When someone says, ‘Smart Factories’, we immediately think about the Manufacturing Execution System (MES) that controls the heartbeat of the operations. While the MES helps track vital information from many different sources to create a holistic system view, it should mirror the physical operations. Typically, an MES can enable leaner operations that drive down manufacturing costs at a plant level while increasing product quality, order accuracy and ultimately customer satisfaction.
The traditional view of quality is well summarised in the following statement;
“On the topic of quality, it does no good to design a product with great quality specs if it can’t be built accordingly. Quality must be planned and executed with the greatest of precision. And, it must do so in an environment where specifications, designs and product options are frequently quite dynamic” – Manufacturing Transformation (3 Ways an MES / MOM System Can Improve Quality)
Not unreasonable, but the traditional approach needs to evolve to maximise the opportunities offered by new or emerging manufacturing themes and technologies. Call it digitizing the factory, Industry 4.0, or Smart Factories, by complimenting the traditional with additional data points a more holistic approach to quality is achieved.
At Hitachi, we understand the value of adding predictive analytics to the Smart Factory. The ability to observe, interpret and provide recommendations is invaluable for improving operations. This is why we have developed our Smart Image Analysis System to detect signs of facilities failures and deviations in front-line worker activities that when addressed contribute to increased quality and productivity through linked operations within the MES ecosystem.
We believe that making quality a core part of the production operations within each plant is a vital aspect often overlooked by traditional MES providers. Daicel, a global producer of injectors for automotive airbags, is an excellent example of a company who recognised the challenges with the traditional approaches to quality and made a strategic decision to digitize their quality management system.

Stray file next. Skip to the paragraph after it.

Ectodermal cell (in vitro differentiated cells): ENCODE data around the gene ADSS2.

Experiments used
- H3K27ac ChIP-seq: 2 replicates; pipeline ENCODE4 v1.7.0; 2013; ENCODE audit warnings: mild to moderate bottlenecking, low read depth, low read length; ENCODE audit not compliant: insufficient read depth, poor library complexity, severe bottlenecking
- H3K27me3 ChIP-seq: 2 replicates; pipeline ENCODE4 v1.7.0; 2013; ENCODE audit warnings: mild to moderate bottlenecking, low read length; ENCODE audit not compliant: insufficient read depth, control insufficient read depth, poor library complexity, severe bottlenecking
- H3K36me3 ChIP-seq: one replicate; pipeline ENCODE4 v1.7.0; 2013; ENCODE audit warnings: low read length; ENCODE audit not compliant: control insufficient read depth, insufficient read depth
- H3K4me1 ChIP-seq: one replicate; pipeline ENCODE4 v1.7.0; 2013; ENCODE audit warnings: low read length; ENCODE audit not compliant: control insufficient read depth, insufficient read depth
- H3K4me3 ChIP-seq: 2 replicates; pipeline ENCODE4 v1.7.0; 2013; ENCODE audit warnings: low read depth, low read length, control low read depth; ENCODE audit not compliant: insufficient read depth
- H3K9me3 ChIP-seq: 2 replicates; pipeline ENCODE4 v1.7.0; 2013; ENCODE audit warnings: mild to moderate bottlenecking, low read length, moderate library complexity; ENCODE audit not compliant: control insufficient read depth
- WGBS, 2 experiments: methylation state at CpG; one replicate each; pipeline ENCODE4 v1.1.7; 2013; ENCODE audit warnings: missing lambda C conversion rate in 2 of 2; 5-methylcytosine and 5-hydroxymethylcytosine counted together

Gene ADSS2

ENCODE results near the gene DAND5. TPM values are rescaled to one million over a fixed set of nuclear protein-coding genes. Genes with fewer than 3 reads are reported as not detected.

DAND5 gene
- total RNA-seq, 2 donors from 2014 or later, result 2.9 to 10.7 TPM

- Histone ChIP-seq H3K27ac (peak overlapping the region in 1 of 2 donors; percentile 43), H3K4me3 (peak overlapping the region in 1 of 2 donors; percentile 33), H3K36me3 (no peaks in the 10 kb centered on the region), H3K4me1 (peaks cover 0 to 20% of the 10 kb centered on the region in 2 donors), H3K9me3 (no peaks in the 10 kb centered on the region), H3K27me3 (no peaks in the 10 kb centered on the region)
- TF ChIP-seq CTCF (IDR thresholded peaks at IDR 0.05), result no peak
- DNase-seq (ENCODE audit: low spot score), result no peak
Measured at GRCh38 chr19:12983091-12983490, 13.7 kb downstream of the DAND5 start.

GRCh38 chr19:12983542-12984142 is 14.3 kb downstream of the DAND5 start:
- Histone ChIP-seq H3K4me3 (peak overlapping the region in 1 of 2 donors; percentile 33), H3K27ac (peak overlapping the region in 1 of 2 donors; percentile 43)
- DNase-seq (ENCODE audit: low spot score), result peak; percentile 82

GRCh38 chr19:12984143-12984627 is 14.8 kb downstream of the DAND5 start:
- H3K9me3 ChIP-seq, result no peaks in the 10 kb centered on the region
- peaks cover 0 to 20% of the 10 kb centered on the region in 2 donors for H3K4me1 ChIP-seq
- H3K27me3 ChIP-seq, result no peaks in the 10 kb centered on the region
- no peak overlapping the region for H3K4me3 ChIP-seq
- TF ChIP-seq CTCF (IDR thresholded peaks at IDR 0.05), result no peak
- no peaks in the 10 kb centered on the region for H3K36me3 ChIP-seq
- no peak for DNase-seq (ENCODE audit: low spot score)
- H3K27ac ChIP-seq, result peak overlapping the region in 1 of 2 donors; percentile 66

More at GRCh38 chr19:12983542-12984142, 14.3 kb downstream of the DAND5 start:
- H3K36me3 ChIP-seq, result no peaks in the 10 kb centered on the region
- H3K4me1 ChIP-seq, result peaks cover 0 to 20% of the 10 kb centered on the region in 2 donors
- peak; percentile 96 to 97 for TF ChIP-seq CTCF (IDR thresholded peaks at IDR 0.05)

Their goal: increase the certainty of product quality, reduce the cost of internal re-work, and root cause eradication.
Our solution: Digitization of Man, Machine, Method, and Material.
Through the aggregation of 3D image analysis, data from traditional MES, and IoT devices, Hitachi enabled Daicel greater defect prediction and improved quality management processes. A short video demonstrating the solution can be view here.
You could say we are at the dawn of a new ear of manufacturing intelligence, underpinned by improved access to data to support MES, improving product quality, reducing cycle times, and streamlining plant operations. But many have already witnessed the new dawn, have you?
In recent years, mega-recalls in various industries have brought about a renewed awareness of the importance of accumulating and managing manufacturing performance data to identify the causes of product defects, and to implement countermeasures. In the advanced manufacturing workplaces of the future, it will be necessary to gather a wide range of work related performance data, including manufacturing performance and inspection data and the results of visual checks by workers, achieve new traceability by establishing mutual links among these different forms of product performance data. All of this will be achieved by introducing new manufacturing execution systems that incorporate IoT technologies